Looking Back at Joshua Vs. Klitschko

IMG_1093By Jake Collins @MelancholyFolly

Firstly, it’s fantastic to look back on such a high profile Heavyweight fight and say – “Yeah, that was brilliant”. This fight had pretty much everything: technical craft, heart from both fighters, explosive power, both fighters hitting the deck, an overall pretty even affair and both AJ and Wlad come out of the bout with their heads held high. The subsequent media attention to an ignored sport might be a little sickening, as might the idea that Wlad suddenly stopped being ‘shot’ all of a sudden but even a cynic like me took resolute joy in watching such a big fight deliver in a bar full of strangers.

I’d just moved home over the weekend and was distraught to find out I had no means of watching the fight. Apoplectic, I stormed out of the building and found 12 paces to the left a small conspicuous bar showing the fight with seemingly German commentary and £3.50 pints (I live in London). Watching fights in bars/pubs isn’t usually for me but I’m overly glad I made an exception.

As you’d expect, a fight like this was watched by an awful lot of people who don’t often watch boxing. When the media gets behind a fighter like that are with Joshua, the attention begins to transcend regular viewers. Many people seemed enthralled with the idea that both fighters were showing ‘respect’ and acting in a serious manner, as opposed to other British boxers of recent times who haven’t quite rallied public support. Wlad has pretty much always been this way and his gracious manner in defeat endeared him to a new audience. A bit of a shame such adulation evaded him during his decade of dominance really but dominance doesn’t sell as well as drama when the currency is entertainment. Joshua is much the same. There is debate as to how genuine his ‘humble’ mantra truly is but it’s totally irrelevant; people are accepting of it and it’s doing his career a world of good.

Now for the fight itself. I had Wlad winning before the stoppage but it was still a pretty close fight. Something happened in the 5th that to my eyes hadn’t happened for a long time; I scored the round for the guy who got knocked down. Wlad’s response to going down was exceptional and he showed a level of courage we hadn’t really associated with him. The right hand he dropped Joshua with in the next round was something I expected to happen eventually and in a way I think going down from that right hand saved AJ in that fight. Wlad followed that up with a left hook that had a lot of momentum in it but as AJ was crumbling to the floor he was unable to make a clean shot. Either way, AJ did the smart thing and didn’t rush out the next round; he took his time and recovered. The lighter Klitschko was showing to have the better boxing pedigree which wasn’t all that surprising.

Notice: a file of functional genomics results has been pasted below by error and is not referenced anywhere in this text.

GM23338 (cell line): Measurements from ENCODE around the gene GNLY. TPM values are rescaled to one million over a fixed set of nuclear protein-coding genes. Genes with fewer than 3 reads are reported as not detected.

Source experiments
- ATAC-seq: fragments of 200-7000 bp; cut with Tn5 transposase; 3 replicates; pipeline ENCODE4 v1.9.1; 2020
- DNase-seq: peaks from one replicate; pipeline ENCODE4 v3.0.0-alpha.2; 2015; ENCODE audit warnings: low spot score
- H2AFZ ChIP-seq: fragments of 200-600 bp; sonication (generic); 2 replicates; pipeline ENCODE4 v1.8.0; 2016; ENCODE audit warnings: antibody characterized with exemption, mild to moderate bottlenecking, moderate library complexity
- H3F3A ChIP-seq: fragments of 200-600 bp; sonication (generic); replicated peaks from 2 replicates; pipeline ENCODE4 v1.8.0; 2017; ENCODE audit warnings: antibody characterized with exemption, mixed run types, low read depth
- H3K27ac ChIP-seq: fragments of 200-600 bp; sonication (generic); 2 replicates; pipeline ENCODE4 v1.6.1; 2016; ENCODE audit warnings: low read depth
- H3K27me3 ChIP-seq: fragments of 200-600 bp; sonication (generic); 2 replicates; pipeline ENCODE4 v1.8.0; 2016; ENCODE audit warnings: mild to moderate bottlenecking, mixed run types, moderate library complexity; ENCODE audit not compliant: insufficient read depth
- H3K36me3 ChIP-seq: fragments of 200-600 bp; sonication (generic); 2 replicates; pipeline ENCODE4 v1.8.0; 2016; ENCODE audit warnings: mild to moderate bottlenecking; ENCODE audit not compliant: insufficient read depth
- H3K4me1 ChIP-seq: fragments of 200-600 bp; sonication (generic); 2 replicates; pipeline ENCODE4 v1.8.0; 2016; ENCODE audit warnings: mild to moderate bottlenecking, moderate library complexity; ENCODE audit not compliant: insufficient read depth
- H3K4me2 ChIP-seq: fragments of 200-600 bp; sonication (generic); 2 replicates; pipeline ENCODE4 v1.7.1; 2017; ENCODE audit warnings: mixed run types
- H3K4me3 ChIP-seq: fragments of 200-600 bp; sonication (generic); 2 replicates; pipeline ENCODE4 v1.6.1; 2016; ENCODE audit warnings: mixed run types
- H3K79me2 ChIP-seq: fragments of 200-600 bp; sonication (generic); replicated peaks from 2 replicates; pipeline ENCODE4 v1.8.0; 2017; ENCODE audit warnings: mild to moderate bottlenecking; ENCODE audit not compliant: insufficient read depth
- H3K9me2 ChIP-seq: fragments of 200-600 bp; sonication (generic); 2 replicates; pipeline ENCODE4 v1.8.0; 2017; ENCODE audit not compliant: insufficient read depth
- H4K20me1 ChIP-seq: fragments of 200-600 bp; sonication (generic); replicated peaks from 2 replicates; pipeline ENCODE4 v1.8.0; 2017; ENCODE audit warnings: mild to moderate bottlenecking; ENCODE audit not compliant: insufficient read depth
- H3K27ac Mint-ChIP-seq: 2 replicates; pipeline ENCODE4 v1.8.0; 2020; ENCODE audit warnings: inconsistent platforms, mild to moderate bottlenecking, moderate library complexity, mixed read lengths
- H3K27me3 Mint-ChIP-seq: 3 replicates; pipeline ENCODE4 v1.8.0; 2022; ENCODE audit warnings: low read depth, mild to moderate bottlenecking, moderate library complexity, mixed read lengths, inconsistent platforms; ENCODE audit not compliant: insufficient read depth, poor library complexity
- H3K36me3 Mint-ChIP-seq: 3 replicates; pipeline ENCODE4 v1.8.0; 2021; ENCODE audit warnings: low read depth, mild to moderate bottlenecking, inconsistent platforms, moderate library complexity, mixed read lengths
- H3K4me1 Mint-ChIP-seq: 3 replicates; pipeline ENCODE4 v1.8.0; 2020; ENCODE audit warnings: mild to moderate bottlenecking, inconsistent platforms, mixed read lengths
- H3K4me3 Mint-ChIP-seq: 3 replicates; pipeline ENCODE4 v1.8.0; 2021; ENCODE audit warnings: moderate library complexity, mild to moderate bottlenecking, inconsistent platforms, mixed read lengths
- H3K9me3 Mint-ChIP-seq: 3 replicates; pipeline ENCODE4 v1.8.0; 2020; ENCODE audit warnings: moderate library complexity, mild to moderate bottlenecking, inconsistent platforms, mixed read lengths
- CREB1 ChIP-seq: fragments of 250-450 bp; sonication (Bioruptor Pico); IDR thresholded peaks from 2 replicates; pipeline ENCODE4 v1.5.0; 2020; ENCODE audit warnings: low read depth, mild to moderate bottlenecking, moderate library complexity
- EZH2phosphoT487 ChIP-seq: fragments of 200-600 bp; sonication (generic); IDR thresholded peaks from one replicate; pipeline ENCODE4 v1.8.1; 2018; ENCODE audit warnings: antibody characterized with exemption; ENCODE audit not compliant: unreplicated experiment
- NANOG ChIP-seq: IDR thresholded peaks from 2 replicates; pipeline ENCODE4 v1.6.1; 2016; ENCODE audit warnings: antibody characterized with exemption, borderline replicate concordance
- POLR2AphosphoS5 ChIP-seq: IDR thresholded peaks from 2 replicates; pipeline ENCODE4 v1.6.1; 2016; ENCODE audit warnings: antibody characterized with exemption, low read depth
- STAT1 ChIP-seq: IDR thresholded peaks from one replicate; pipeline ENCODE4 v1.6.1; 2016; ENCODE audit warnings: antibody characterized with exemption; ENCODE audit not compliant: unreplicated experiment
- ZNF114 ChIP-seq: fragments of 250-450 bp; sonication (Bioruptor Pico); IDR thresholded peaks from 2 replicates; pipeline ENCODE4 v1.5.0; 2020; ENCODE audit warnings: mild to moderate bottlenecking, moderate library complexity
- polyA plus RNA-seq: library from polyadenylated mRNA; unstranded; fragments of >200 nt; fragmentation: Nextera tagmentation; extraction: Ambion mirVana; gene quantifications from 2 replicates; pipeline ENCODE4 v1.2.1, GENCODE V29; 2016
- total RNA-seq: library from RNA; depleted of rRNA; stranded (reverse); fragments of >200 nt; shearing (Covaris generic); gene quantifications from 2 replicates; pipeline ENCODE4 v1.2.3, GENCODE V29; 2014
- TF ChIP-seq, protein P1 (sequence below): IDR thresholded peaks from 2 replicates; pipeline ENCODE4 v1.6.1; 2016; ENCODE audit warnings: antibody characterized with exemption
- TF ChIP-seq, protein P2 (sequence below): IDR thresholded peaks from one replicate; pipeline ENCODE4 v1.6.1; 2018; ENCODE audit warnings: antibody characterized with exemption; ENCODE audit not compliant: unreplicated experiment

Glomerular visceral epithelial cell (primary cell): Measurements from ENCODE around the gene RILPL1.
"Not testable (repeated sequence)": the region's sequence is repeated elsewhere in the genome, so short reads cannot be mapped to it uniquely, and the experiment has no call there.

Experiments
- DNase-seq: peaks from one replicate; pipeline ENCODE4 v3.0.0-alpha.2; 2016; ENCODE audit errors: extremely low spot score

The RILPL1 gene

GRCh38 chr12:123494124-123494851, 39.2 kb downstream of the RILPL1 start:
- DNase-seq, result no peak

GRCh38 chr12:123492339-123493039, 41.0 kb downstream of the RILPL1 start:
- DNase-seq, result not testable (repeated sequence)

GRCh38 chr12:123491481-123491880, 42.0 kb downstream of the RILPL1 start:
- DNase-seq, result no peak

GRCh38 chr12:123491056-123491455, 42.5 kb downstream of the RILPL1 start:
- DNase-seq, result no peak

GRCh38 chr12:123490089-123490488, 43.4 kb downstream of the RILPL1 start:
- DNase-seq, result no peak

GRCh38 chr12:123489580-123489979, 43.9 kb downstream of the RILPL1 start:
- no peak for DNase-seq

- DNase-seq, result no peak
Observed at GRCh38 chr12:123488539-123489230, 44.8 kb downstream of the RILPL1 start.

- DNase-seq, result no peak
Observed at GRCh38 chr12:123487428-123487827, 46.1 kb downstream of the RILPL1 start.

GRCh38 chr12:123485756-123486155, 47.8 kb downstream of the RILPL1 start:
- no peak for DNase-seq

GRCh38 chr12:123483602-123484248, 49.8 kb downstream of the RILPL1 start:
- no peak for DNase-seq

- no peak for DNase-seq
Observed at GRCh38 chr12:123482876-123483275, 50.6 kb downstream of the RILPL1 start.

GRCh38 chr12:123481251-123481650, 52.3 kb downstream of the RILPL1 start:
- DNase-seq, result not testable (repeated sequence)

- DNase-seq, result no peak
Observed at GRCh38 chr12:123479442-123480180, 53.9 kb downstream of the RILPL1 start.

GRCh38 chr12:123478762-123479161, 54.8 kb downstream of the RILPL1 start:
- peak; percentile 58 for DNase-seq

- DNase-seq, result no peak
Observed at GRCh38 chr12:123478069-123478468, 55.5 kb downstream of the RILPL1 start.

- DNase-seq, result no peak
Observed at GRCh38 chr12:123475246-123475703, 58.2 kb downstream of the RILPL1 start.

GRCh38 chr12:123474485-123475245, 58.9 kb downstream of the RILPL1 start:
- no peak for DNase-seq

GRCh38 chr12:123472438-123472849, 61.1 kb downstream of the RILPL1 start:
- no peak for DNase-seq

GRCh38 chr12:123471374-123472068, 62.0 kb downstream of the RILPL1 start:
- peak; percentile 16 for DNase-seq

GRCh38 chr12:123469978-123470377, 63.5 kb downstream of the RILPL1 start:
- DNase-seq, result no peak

Interestingly, Wlad hadn’t really used his clinching tactics an awful lot and as a result had started to control the fight a bit better. When he did attempt to clinch he got absolutely smashed with the uppercut from Joshua which was reminiscent of the bomb his brother Vitali ate against Lewis all those years ago. To Wlad’s credit, he took it well. To AJ’s credit, he finished the show. At 41 years of age and a 17 month layoff, I’m surprised Wlad was doing as well as he was at that stage of the fight.

The ‘Wlad being shot’ stuff came up after the Fury fight but it was really about styles. The punch stats from the fight (in context they can sometimes be useful) show he only threw an extra 25 punches against AJ and as tiresome as cliches can feel styles really do make fights. All the same, Wlad has been past his best for a few years now, that isn’t a secret. But let’s give AJ his props here without having to mention Fury too much. He still managed to KO a guy who I think would be a favorite against anyone left in that division. And with that, I hope Klitschko decides to retire on a high. He VERY nearly took out the guy many consider to be the next dominant force at Heavyweight (although it is my opinion that he will never dominate the division as convincingly as Wlad did) and acquitted himself excellently during the whole event. There are plenty of enticing fights coming up for AJ which don’t have to be a Klitschko rematch – hopefully none of those involve Tony Bellew either.

We were treated to another great weekend of boxing, which even brought with it some unity – those who thought AJ was all hype can see he is legit and those who believed he is already Ali saw he is beatable. Sometimes boxing just gets things right.

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